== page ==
MetaAAU, developed by Huawei, incorporates ELAA (extreme large antenna array) technology supporting 384 antenna elements. It’s double the number of a traditional AAU.

“By introducing 384 antennas in the AAU, coverage can be improved by 3dB on both the downlink and the uplink, and the user experience can also be improved by 30%,” said Chaobin, “Energy savings of 30% can also be achieved.”

The Official Huawei press release points out: 

Released in October this year, Huawei's 64T64R MetaAAU is the ideal solution to improve both network performance and energy efficiency using innovative hardware and software. For hardware, MetaAAU introduces the extremely large antenna array (ELAA) which enables 384 antenna elements, double that of a conventional AAU (192). ELAA is combined with ultra-light integrated array and signal direct injection feeding (SDIF) to improve both coverage and integration. For software, MetaAAU utilizes the Adaptive High Resolution (AHR) Turbo algorithm to enable precise, dynamic, and targeted beamforming, significantly improving user experience and cell capacity. This hardware/software combo marks a new breakthrough in Massive MIMO coverage and energy efficiency.

In comparison with conventional 64T64R AAU and 32T32R AAU, MetaAAU improves coverage by 3 dB and 6 dB and user experience metrics by 30% and 60%, respectively. For example, in one of its flagship projects — 5G Capital that brings 5G to every corner of Beijing — China Unicom Beijing is using MetaAAU to add 30% in both uplink and downlink coverage along with 25% better experience among cell edge users.

MetaAAU is also a powerful energy-saving tool. It allows base stations to achieve the same level of coverage for cell edge users but with a lower transmit power, reducing energy consumption by approximately 30% over conventional AAUs. This has also been tested in the 5G Capital project.

With its advantages in energy efficiency and coverage, MetaAAU is slated for success. Going green is now a global objective — for example, 26 CEOs of European ICT companies have committed to combat climate change with the European Green Digital Coalition (EGDC). At the same time, 5G network coverage requirements will only continue to grow, rolling out 5G in rural and urban, outdoor and indoor contexts. Leading next-gen ICTs will be key in delivering on both demands; and Huawei's MetaAAU stands to be part of the innovation portfolio.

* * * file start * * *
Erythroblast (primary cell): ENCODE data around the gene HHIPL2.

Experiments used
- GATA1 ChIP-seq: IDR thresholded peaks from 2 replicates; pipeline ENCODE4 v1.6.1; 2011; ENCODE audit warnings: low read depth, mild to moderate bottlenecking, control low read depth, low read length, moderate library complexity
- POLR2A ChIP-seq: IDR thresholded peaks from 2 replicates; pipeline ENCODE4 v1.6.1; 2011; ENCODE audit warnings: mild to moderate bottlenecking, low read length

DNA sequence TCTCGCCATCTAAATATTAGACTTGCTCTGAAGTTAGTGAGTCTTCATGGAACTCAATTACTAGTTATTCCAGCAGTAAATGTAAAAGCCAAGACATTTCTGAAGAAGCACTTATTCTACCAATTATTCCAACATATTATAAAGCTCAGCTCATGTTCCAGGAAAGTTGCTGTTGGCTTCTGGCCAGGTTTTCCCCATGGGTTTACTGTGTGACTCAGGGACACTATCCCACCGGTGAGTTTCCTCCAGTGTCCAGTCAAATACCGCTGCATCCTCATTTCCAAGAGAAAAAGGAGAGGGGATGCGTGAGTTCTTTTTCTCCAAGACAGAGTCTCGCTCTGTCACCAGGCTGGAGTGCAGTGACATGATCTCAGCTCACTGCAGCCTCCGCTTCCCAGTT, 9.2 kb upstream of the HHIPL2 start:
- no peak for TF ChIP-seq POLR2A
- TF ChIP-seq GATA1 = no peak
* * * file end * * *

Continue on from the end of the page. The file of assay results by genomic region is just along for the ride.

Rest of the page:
Going back to the Light Reading article:

If traditional materials found in antenna dipoles were applied to ELAA, for example, the weight would drastically increase, making it more difficult and expensive to install on cell sites.

Moreover, without miniaturized filters, ELAA dimensions necessarily become much bulkier compared with traditional massive MIMO antenna. Cell-site space is already constrained and operators don’t want to go through the lengthy process of gaining permission to occupy more tower space, which, in turn, increases maintenance costs.

Another challenge is that antenna elements in a traditional RF feeding network architecture are normally connected by cables, which are an inefficient way to transfer signals. If the antenna array doubles to 384 elements, the length of cable – along with the extent of inefficiencies – increases.

Through a series of hardware innovations, however, MetaAAU makes the transition to ELAA feasible and attractive. Using ultra-lite metamaterials, MetaAAU is around the same weight as the original 64T64R massive MIMO AAU. Adoption of Huawei’s compact wave filter also means MetaAAU dimensions do not require more space.

To address hardware energy inefficiencies, Huawei has adopted SDIF (signal direct injection feeding) technology. SDIF replaces cables with a more energy-efficient metal-type structure.

Aside from hardware innovation, MetaAAU introduces an adaptive high-resolution beamforming algorithm, dubbed AHR (Adaptive High Resolution) Turbo. It has various features, which, when combined, not only reduces wasted radiation energy but also cuts down on ‘noise’ that can degrade network performance.

Among the benefits of AHR Turbo is that it enables MetaAAU to generate extremely narrow beams that can precisely latch onto user equipment, as well as boost air-interface efficiencies by allowing beams to dynamically adapt to radio channel

Here is an official video of MetaAAU

Mobile World Live also has an infographic, which is the source for the image on the top. It's available here.